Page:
What keeps She’s Out of My League from losing you is its heart, which may not make up for a predictable narrative or a lack of fleshed-out characters, but does make for a fun and enjoyable romantic comedy. The message may be obvious and quite possibly even an afterthought, but at least it is earnest where other similar films are heavy-handed.


The year in song reflected the state of the world around us. Here are the 70 songs that spoke to us this year.

70. The Horrors - "Machine"

On their fifth album V, the Horrors expand on the bright, psychedelic territory they explored with Luminous, anchoring the ten new tracks with retro synths and guitar fuzz freakouts. "Machine" is the delicious outlier and the most vitriolic cut on the record, with Faris Badwan belting out accusations to the song's subject, who may even be us. The concept of alienation is nothing new, but here the Brits incorporate a beautiful metaphor of an insect trapped in amber as an illustration of the human caught within modernity. Whether our trappings are technological, psychological, or something else entirely makes the statement all the more chilling. - Tristan Kneschke

Keep reading... Show less

This has been a remarkable year for shoegaze. If it were only for the re-raising of two central pillars of the initial scene it would still have been enough, but that wasn't even the half of it.

It hardly needs to be said that the last 12 months haven't been everyone's favorite, but it does deserve to be noted that 2017 has been a remarkable year for shoegaze. If it were only for the re-raising of two central pillars of the initial scene it would still have been enough, but that wasn't even the half of it. Other longtime dreamers either reappeared or kept up their recent hot streaks, and a number of relative newcomers established their place in what has become one of the more robust rock subgenre subcultures out there.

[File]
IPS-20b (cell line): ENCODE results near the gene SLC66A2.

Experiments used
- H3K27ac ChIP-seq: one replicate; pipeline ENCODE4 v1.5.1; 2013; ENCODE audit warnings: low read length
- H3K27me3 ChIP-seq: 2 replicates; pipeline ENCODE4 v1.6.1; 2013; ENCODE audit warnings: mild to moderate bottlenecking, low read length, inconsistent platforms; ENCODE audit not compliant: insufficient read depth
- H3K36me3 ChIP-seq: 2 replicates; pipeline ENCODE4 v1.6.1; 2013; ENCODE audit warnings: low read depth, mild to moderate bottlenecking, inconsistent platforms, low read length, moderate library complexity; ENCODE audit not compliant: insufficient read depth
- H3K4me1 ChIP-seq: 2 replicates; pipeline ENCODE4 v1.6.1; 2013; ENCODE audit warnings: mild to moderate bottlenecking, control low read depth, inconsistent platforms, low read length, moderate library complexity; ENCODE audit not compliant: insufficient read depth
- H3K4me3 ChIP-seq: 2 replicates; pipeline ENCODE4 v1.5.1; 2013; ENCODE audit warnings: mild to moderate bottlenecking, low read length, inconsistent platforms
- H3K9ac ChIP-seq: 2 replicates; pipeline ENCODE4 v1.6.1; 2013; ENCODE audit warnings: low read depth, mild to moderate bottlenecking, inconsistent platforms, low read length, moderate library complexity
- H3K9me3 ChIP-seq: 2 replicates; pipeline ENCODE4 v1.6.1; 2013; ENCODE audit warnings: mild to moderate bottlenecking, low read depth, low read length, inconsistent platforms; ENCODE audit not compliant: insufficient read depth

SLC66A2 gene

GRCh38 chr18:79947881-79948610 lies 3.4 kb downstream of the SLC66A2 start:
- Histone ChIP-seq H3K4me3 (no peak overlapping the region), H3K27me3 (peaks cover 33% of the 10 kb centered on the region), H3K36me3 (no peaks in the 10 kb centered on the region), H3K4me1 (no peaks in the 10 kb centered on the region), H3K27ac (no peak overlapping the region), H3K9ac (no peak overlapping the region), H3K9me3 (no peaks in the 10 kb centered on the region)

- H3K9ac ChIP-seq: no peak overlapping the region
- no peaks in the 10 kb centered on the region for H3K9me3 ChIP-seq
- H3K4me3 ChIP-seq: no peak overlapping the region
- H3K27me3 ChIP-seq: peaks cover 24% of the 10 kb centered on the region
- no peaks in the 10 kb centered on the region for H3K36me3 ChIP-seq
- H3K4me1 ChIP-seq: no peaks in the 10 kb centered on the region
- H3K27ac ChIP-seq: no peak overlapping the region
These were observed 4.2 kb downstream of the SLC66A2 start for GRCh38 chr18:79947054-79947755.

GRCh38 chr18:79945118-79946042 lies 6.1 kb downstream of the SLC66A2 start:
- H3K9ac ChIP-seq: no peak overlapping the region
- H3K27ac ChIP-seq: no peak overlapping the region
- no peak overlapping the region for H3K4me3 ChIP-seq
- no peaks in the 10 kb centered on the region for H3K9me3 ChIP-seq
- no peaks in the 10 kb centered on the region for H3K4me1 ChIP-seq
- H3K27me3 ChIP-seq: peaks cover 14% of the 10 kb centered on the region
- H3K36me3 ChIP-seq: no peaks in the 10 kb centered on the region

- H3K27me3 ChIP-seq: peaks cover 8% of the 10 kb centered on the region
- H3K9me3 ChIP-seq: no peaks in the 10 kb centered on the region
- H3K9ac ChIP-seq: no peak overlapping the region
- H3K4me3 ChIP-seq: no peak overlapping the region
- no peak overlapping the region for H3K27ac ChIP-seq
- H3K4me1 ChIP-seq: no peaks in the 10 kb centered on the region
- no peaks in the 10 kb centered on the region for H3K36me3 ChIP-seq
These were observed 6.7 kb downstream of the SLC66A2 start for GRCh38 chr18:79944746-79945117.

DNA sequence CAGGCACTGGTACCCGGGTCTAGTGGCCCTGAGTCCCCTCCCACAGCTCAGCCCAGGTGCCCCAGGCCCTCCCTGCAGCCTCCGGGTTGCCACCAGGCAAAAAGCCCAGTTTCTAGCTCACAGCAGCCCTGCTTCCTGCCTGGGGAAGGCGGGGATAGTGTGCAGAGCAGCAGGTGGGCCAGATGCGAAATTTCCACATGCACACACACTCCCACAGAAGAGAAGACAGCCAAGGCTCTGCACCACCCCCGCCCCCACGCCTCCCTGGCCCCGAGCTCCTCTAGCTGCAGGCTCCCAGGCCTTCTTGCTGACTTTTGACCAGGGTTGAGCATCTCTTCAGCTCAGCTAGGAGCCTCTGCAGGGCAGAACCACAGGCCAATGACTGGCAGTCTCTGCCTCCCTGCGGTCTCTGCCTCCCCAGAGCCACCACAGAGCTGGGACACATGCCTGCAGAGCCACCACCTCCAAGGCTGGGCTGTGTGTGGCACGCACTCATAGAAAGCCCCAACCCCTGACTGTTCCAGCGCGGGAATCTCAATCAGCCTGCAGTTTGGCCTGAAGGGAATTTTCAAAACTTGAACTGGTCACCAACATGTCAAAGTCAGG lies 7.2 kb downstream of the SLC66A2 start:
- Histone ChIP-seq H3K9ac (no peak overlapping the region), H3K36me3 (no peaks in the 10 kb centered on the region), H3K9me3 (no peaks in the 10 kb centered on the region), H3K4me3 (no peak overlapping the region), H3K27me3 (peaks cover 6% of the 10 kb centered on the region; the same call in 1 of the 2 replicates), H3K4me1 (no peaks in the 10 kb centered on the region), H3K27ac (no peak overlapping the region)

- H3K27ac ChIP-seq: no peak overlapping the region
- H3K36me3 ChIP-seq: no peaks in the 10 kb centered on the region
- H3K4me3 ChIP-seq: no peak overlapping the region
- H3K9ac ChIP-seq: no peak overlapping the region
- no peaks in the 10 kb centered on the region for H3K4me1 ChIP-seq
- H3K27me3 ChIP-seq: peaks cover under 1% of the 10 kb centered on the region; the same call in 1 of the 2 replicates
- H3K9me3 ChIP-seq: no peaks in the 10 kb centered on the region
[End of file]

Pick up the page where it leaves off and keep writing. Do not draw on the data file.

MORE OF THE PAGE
Keep reading... Show less

​'The Ferryman': Ephemeral Ideas, Eternal Tragedies

The current cast of The Ferryman in London's West End. Photo by Johan Persson. (Courtesy of The Corner Shop)

Staggeringly multi-layered, dangerously fast-paced and rich in characterizations, dialogue and context, Jez Butterworth's new hit about a family during the time of Ireland's the Troubles leaves the audience breathless, sweaty and tearful, in a nightmarish, dry-heaving haze.

"Vanishing. It's a powerful word, that"